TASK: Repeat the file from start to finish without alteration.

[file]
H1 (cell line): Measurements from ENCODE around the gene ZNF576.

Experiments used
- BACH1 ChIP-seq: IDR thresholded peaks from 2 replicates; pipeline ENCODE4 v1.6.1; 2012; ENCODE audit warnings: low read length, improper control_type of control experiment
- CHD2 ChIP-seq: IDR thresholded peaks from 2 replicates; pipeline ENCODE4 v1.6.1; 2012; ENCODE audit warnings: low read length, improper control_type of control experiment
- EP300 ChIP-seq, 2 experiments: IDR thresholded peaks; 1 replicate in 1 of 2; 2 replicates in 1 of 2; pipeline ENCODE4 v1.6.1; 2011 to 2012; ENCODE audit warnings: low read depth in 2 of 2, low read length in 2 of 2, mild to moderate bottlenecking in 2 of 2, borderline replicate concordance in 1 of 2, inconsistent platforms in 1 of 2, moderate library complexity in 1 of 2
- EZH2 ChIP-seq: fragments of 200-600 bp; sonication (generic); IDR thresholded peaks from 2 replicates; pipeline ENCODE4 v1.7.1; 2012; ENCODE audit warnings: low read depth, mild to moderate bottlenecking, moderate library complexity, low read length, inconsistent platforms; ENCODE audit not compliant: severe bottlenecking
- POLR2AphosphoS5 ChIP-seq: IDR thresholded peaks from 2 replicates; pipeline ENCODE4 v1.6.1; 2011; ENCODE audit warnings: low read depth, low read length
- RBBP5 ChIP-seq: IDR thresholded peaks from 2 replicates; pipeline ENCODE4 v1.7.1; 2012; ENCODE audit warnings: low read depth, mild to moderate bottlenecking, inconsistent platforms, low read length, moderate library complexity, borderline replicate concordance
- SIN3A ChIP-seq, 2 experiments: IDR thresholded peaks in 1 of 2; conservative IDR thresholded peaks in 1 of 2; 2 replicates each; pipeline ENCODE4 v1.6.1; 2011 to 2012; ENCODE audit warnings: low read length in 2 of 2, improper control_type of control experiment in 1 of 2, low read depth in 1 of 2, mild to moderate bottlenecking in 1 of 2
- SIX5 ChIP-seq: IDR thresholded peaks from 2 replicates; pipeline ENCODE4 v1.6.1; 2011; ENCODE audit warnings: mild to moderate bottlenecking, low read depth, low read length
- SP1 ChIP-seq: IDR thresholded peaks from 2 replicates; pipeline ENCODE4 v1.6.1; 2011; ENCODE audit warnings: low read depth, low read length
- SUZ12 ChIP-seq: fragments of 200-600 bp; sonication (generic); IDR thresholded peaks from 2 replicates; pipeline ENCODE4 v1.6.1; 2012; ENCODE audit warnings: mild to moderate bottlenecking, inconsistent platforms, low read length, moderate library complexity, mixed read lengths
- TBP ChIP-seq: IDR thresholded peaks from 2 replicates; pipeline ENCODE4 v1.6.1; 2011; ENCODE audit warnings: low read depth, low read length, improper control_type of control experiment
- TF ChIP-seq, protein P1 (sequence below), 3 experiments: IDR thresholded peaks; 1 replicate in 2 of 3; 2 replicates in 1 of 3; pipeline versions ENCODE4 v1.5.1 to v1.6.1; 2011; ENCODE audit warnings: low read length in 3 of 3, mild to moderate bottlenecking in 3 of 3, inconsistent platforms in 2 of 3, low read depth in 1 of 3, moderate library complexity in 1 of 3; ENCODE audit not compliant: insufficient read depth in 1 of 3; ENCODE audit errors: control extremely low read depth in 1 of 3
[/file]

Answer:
H1 (cell line): Measurements from ENCODE around the gene ZNF576.

Experiments used
- BACH1 ChIP-seq: IDR thresholded peaks from 2 replicates; pipeline ENCODE4 v1.6.1; 2012; ENCODE audit warnings: low read length, improper control_type of control experiment
- CHD2 ChIP-seq: IDR thresholded peaks from 2 replicates; pipeline ENCODE4 v1.6.1; 2012; ENCODE audit warnings: low read length, improper control_type of control experiment
- EP300 ChIP-seq, 2 experiments: IDR thresholded peaks; 1 replicate in 1 of 2; 2 replicates in 1 of 2; pipeline ENCODE4 v1.6.1; 2011 to 2012; ENCODE audit warnings: low read depth in 2 of 2, low read length in 2 of 2, mild to moderate bottlenecking in 2 of 2, borderline replicate concordance in 1 of 2, inconsistent platforms in 1 of 2, moderate library complexity in 1 of 2
- EZH2 ChIP-seq: fragments of 200-600 bp; sonication (generic); IDR thresholded peaks from 2 replicates; pipeline ENCODE4 v1.7.1; 2012; ENCODE audit warnings: low read depth, mild to moderate bottlenecking, moderate library complexity, low read length, inconsistent platforms; ENCODE audit not compliant: severe bottlenecking
- POLR2AphosphoS5 ChIP-seq: IDR thresholded peaks from 2 replicates; pipeline ENCODE4 v1.6.1; 2011; ENCODE audit warnings: low read depth, low read length
- RBBP5 ChIP-seq: IDR thresholded peaks from 2 replicates; pipeline ENCODE4 v1.7.1; 2012; ENCODE audit warnings: low read depth, mild to moderate bottlenecking, inconsistent platforms, low read length, moderate library complexity, borderline replicate concordance
- SIN3A ChIP-seq, 2 experiments: IDR thresholded peaks in 1 of 2; conservative IDR thresholded peaks in 1 of 2; 2 replicates each; pipeline ENCODE4 v1.6.1; 2011 to 2012; ENCODE audit warnings: low read length in 2 of 2, improper control_type of control experiment in 1 of 2, low read depth in 1 of 2, mild to moderate bottlenecking in 1 of 2
- SIX5 ChIP-seq: IDR thresholded peaks from 2 replicates; pipeline ENCODE4 v1.6.1; 2011; ENCODE audit warnings: mild to moderate bottlenecking, low read depth, low read length
- SP1 ChIP-seq: IDR thresholded peaks from 2 replicates; pipeline ENCODE4 v1.6.1; 2011; ENCODE audit warnings: low read depth, low read length
- SUZ12 ChIP-seq: fragments of 200-600 bp; sonication (generic); IDR thresholded peaks from 2 replicates; pipeline ENCODE4 v1.6.1; 2012; ENCODE audit warnings: mild to moderate bottlenecking, inconsistent platforms, low read length, moderate library complexity, mixed read lengths
- TBP ChIP-seq: IDR thresholded peaks from 2 replicates; pipeline ENCODE4 v1.6.1; 2011; ENCODE audit warnings: low read depth, low read length, improper control_type of control experiment
- TF ChIP-seq, protein P1 (sequence below), 3 experiments: IDR thresholded peaks; 1 replicate in 2 of 3; 2 replicates in 1 of 3; pipeline versions ENCODE4 v1.5.1 to v1.6.1; 2011; ENCODE audit warnings: low read length in 3 of 3, mild to moderate bottlenecking in 3 of 3, inconsistent platforms in 2 of 3, low read depth in 1 of 3, moderate library complexity in 1 of 3; ENCODE audit not compliant: insufficient read depth in 1 of 3; ENCODE audit errors: control extremely low read depth in 1 of 3